Researchers at the American Chemical Society have created a light-activated, fish-like robot that can swim quickly, scavenging microplastics from water. Since microplastics are now present everywhere on earth, the robot could play a decisive role in measuring microplastic concentrations.
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Microplastics have become a threat in the world today, due to the difficulty in tracking them. Recently, studies have also shown that microplastics have spread even to the most remote regions of the earth and have been detected in the blood of humans and animals. Particles are known to affect human health and their presence in the ecosystem has become a threat.
Related: Microplastics Contaminate Human Blood, New Study Finds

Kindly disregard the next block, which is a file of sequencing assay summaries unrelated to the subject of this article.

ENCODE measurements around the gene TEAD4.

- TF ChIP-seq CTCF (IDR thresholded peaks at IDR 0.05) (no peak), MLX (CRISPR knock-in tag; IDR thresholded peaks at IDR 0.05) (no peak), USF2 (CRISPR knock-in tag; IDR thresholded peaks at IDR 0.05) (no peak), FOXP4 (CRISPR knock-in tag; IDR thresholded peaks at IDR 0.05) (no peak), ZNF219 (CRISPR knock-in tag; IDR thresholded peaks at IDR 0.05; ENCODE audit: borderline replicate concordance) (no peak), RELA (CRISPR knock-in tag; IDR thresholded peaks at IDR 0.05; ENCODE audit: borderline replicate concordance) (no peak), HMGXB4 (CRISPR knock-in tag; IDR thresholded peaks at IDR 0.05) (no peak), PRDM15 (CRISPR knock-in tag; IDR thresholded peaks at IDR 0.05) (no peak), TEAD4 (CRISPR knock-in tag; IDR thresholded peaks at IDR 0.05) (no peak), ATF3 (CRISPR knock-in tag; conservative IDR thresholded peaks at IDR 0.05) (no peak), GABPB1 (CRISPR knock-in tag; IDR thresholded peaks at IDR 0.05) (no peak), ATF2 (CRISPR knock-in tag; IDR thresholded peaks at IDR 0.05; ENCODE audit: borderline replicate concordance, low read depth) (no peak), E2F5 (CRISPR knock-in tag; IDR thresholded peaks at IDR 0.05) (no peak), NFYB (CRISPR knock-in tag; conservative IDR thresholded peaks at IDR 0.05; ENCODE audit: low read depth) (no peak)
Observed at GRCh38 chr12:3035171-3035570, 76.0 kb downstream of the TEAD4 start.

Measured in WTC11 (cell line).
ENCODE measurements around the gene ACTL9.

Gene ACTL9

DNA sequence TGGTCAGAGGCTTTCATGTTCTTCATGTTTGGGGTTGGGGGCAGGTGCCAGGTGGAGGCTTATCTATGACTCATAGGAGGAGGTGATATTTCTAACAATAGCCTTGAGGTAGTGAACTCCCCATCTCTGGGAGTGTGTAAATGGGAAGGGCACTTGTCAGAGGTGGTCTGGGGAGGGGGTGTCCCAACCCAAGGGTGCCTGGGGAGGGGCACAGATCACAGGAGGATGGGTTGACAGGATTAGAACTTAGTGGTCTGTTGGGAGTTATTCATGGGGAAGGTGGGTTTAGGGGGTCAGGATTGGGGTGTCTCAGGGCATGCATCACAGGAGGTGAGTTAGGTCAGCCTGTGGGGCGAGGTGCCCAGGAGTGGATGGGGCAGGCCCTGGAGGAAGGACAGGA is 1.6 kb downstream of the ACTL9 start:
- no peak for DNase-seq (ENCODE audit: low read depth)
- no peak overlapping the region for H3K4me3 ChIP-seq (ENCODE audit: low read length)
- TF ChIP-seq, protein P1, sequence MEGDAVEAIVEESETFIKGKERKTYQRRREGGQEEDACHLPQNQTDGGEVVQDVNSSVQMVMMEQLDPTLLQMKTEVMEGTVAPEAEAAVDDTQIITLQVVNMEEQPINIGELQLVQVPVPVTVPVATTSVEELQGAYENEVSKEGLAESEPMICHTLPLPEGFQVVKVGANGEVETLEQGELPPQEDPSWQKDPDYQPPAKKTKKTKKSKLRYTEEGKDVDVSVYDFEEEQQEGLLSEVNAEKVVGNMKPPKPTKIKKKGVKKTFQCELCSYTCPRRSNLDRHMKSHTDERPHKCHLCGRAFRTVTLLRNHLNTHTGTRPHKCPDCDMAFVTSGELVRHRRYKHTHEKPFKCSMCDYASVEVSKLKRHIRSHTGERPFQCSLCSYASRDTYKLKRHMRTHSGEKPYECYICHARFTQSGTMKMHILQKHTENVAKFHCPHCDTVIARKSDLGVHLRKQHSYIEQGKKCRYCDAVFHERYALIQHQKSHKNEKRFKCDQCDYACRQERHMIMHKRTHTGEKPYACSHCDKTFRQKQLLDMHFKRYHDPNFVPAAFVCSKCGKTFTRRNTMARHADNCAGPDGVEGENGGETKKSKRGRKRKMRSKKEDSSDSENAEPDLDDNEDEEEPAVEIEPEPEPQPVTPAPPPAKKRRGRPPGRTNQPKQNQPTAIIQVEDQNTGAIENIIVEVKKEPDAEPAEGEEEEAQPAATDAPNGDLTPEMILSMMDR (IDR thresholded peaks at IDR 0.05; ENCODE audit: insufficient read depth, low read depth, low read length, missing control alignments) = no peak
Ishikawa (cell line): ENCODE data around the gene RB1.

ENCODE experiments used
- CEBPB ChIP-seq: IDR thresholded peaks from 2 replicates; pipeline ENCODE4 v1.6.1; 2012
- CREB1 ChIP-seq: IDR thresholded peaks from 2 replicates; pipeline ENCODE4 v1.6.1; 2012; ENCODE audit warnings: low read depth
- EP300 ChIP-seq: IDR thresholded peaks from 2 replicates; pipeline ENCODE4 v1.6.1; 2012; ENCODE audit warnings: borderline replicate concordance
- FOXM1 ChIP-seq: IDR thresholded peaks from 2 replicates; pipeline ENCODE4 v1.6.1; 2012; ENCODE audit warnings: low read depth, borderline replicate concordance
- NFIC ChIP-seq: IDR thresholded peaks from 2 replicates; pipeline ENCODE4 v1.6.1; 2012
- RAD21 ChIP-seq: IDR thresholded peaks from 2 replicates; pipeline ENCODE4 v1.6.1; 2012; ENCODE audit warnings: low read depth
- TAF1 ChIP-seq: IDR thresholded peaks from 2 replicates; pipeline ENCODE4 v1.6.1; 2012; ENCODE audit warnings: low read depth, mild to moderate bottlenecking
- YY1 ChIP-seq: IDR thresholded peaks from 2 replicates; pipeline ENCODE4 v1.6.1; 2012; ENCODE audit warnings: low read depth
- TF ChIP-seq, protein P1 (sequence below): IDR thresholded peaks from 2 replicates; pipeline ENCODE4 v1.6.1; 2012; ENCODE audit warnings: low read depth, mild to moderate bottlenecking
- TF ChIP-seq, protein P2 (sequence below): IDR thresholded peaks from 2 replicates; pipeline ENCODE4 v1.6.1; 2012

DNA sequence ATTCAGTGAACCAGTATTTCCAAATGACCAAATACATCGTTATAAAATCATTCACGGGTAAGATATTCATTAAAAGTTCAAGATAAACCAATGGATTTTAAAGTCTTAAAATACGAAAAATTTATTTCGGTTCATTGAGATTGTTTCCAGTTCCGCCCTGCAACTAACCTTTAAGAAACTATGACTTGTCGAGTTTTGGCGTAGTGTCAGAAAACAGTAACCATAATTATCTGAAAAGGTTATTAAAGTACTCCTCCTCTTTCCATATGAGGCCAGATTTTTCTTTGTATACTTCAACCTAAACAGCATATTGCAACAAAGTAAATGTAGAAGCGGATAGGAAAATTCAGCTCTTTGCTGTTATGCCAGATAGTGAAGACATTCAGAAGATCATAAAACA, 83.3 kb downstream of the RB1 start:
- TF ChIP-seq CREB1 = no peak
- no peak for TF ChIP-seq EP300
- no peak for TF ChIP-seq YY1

The researchers demonstrated that the robot can repeatedly adsorb nearby polystyrene microplastics and transport them elsewhere. More interesting is the fact that the material used in the robot repairs itself if cut. Therefore, it retains its ability to adsorb microplastics for a very long time. Researchers are now pushing for the robot to be used in the management of microplastics in water sources.
One of the major issues that has plagued attempts to create such a robot has always been the materials used. Traditional hydrogels and elastomers used in robot construction can easily be damaged in aquatic environments. However, the researchers behind the new robot have developed a new material suitable for the ocean environment, which resembles mother-of-pearl, a substance found in clam shells. The material is very flexible and allows the robot to propel itself at ultra-high speeds.
Studies were made to find a suitable material that could make the robot flexible, but also durable. The final product was found to be able to move 2.67 body lengths per second, making it much faster than previously reported. It was previously said to have the same speed as active phytoplankton.
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